Start Vipeers dating website script and extras

Vipeers dating website script and extras

Calling a government bureaucracy responsible for treating illness the National Health Service is in the finest traditions of Newspeak."Andrew Hickey wrote, "The identity Card here is obviously a reference to the current British controversy over the planned introduction of ID cards, but is also a reference to the 'this book belongs to' pages that used to appear in children's annuals in the UK (whose format the Black Dossier is aping).

Philip & Emily Graves write, "Can't place the letters "AIHD" (an acronym?

), but '84' is obvious enough, while July 1948 is when Orwell returned to Jura and re-commenced work on his novel, after having been delayed through illness."I'm surprised no British readers have commented that this doubles as a very contemporary reference, like the surveillance cameras/telescreens referred to later.

Britain previously had ID cards during the Second World War, and afterwards, but they were finally withdrawn in the 1950s, somewhat consistent with the fall of the Ing Soc regime depicted in this comic.

An additional irony worth considering is that 'George Orwell', the famous British socialist who envisioned the tyranny of 1984, of course was a pseudonym for a man named 'Blair'...

The three books ( "The Goodies File", "The Goodies' Book Of Criminal Records" and "The Making Of The Goodies' Disaster Movie") were all done in the same style as the Black Dossier, comprising lots of different bits meant to be clippings from magazines, notes etc, and the first two were even meant to be secret dossiers on the Goodies..." “If found return to Mini Luv.” “Mini Luv” is an example of newspeak, which appears in George Orwell’s 1984 (1949).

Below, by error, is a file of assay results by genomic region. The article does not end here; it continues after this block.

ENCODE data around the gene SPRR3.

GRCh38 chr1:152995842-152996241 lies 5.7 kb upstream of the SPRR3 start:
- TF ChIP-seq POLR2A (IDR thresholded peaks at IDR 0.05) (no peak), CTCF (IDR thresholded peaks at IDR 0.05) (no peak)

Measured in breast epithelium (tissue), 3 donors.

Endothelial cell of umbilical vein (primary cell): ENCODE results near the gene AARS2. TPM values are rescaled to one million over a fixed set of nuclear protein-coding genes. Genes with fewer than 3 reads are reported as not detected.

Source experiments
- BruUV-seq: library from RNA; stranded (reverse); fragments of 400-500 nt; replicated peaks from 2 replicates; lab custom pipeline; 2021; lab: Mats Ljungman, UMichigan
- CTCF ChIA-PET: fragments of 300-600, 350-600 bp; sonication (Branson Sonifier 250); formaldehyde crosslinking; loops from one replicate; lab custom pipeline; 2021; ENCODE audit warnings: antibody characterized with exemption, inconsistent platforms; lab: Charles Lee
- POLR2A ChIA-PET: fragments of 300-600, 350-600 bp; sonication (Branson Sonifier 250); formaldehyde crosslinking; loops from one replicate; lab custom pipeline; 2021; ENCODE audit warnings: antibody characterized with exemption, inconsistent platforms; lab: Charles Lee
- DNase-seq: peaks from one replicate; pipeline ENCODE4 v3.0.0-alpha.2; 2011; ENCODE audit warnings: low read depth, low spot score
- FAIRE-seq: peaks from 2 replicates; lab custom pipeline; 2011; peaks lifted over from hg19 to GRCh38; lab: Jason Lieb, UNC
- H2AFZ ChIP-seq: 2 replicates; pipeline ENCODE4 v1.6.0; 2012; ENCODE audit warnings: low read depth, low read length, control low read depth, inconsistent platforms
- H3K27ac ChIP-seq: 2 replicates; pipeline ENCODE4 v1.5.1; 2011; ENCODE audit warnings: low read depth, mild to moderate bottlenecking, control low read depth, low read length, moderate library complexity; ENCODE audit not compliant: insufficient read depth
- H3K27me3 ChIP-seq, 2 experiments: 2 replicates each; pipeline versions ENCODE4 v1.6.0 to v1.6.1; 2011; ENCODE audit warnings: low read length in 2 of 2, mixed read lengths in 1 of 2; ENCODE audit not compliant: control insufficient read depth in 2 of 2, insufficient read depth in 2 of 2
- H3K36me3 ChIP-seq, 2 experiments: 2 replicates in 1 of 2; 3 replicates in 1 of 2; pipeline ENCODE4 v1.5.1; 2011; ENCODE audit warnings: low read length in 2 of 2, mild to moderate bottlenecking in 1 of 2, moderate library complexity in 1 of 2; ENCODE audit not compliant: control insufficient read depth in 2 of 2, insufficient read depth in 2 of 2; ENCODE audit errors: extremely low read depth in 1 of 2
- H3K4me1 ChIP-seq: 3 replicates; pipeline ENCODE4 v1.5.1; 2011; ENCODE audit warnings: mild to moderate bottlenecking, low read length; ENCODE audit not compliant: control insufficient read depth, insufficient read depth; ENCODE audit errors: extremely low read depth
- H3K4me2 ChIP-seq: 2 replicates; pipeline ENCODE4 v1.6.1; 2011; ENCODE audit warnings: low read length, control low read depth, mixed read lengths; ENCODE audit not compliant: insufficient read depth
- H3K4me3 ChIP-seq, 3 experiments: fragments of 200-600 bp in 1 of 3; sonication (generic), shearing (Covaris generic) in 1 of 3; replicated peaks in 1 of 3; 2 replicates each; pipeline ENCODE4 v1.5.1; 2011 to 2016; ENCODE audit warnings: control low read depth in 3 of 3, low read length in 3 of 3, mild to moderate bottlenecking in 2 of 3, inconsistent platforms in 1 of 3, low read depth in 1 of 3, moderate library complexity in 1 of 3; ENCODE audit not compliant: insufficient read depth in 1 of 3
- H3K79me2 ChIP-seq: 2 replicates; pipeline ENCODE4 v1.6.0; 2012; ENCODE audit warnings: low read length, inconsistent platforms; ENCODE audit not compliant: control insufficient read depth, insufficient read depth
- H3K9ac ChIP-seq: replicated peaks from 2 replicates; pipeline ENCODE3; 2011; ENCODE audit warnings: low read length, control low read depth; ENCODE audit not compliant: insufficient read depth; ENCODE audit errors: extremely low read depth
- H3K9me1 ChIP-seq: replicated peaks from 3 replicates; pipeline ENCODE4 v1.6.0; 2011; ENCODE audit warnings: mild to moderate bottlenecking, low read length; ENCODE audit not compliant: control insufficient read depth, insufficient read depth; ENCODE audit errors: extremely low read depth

1984, a classic of dystopian fiction, describes life under the rule of the totalitarian government of “Oceania.” One of Oceania’s malign innovations is to impose newspeak on its citizens.

You can read all about it here where, amongst other things, it says But the 'Keep Calm' posters were held in reserve, intended for use only in times of crisis or invasion.

Although some may have found there way onto Government office walls, the poster was never officially issued and so remained virtually unseen by the public - unseen, that is, until a copy turned up more than fifty years later in a box of dusty old books bought in auction.

Anyway, the ID card is in keeping with Orwell, but I'd say it's also a contemporary reference, without question.

Ian Gould writes, "I'm reasonably sure the identity card is based on the cards initially issued for the British Nation Health Service – which commenced in July 1948.

Possibly one of the Martians wearing gasmasks from the first issue of League v2?